For Lindy Hop, I could say both, depending on circumstances. The is a standard curriculum in the sense that there are a set of basic patterns everyone should learn as a beginner. Exactly what that set is would differ, but it would always include swing out, lindy turn with inside and outside turn variations, circle, side by side charleston, tandem charleston, tuck turn etc.

    But there is no standard curriculum in the sense that it is not defined what the basic set is, and in the sense that there is not one correct way of executing any of these patterns. There is only good and bad leading and following.

    Personally I like to say that there is no standard curriculum, but I can agree with the other side too. I wouldn't disagree until having learned more about what lies behind that opinion.
  12. Steve Pastor

    Steve Pastor Moderator Staff Member

    Well, with West Coast, the text I included is the opinion of someone who has been involved with that particular dance, and others, since the early 1950s.

    I just had a tought that maybe the improvised thing has been emphasized as a continuation of thinking from the 60s.

    With Lindy I'm still sorting through the sources to form my own opinion. From the beginning there was a "do whatever" during the breakaway, and copying other people's steps was frowned upon.
    What we see on film are mostly choreographed performances.
    Manning and others talk about social dancing, but I wonder how much they danced with just plain everyday dancers given their celebrity status and having their own corner of the Savoy to dance in.
  13. Apache

    Apache Member

    Its interesting you bring that up because you get different opinions depending upon which of the old timer dancers you refer to. A lot of people have gotten the whole "copying other people's steps was frowned upon by the interviews with Al Minns in the past when he stated fights would break out over stealing steps. But many people have contradicted that saying he was exaggerating for the sake of the story and that it was common practice. I believe that past sentiment was even voiced in Frankie Mannings book Frankie Manning: Ambassador of Lindy Hop.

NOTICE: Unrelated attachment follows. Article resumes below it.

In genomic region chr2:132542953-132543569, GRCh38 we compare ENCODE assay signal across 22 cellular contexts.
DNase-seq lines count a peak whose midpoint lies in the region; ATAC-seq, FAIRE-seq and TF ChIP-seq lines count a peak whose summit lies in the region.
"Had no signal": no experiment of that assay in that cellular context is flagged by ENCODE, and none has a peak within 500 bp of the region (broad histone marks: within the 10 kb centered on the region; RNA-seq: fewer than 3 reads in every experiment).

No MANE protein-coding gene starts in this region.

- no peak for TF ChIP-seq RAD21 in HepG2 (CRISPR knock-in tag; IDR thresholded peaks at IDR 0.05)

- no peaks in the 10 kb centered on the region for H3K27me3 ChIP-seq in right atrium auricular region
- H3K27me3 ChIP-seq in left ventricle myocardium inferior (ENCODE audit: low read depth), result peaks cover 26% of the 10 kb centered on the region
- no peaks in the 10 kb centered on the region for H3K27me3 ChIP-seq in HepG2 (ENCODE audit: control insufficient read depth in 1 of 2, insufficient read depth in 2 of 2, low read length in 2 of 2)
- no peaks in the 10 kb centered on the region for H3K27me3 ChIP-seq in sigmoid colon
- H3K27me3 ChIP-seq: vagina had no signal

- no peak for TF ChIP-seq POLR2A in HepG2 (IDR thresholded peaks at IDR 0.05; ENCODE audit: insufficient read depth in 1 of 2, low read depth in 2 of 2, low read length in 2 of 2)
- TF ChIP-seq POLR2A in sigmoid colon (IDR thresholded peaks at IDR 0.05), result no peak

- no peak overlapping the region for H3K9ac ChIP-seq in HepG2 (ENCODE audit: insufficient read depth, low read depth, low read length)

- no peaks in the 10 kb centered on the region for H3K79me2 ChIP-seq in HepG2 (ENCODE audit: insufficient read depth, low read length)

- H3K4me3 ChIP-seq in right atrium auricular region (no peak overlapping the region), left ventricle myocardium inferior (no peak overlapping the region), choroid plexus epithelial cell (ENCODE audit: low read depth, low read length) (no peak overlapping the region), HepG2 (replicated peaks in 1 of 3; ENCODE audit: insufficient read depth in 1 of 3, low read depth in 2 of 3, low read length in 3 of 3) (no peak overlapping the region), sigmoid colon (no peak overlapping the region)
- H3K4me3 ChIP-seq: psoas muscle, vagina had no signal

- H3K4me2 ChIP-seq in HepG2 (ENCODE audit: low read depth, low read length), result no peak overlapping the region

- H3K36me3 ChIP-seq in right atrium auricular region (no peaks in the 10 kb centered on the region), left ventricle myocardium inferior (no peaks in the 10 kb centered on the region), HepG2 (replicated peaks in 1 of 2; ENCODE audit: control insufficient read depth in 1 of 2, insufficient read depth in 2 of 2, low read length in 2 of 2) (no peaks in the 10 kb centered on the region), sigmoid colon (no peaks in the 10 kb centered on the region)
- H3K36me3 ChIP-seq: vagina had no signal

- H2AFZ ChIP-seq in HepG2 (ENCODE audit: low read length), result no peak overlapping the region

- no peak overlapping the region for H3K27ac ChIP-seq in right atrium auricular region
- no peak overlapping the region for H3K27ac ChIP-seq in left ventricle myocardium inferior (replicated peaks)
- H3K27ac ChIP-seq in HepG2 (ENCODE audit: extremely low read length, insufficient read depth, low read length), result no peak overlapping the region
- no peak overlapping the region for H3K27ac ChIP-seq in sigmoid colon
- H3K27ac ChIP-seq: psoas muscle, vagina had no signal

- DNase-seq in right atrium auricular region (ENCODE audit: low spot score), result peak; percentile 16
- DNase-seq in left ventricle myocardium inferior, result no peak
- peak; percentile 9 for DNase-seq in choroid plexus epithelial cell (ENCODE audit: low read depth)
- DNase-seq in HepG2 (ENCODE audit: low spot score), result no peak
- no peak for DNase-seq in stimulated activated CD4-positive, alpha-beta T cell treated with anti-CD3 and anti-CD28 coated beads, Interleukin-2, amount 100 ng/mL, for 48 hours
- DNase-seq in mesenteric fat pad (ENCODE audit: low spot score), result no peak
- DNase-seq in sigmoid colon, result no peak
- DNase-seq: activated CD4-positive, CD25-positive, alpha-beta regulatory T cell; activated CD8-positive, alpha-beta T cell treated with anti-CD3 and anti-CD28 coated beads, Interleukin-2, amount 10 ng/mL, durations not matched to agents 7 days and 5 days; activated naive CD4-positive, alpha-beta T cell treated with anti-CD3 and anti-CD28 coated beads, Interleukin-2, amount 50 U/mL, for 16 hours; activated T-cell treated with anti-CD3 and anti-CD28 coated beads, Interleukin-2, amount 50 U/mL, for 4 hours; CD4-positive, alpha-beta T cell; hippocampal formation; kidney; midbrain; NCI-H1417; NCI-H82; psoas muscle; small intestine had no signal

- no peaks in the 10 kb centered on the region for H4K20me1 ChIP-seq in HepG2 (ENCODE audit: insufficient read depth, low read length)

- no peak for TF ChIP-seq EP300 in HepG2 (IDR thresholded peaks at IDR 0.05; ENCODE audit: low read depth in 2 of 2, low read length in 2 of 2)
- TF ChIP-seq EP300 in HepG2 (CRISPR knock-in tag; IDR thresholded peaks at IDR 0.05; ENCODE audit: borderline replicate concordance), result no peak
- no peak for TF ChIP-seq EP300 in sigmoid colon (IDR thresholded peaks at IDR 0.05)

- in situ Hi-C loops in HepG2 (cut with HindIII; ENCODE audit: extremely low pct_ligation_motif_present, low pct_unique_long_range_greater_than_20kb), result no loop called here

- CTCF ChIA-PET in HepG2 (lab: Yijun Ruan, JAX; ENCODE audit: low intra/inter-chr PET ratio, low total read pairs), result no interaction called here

14. Steve Pastor

    Steve Pastor Moderator Staff Member

    Manning's book is just one of many I'm currently looking at.
    The Stearn's included a whole chapter on gang related activities and the Savoy, too.
    I remember Manning discounting one account of a fight.
    Then there was the business of kicking people in the shins if they weren't supposed to be there.
    I'll keep looking until they make me take the book back because someone else put a hold on it. You wouldn't have a page number by chance?

    "After all, it was a new dance, so a lot of moves were being invented on the spot."
  15. Flat Shoes

    Flat Shoes New Member

    With an out of context quote, it's often difficult to know exactly what is meant.

    But when it comes to Lindy and syllabus, I can quote d nice again:
    The link to the post: http://www.dance-forums.com/showthread.php?p=53227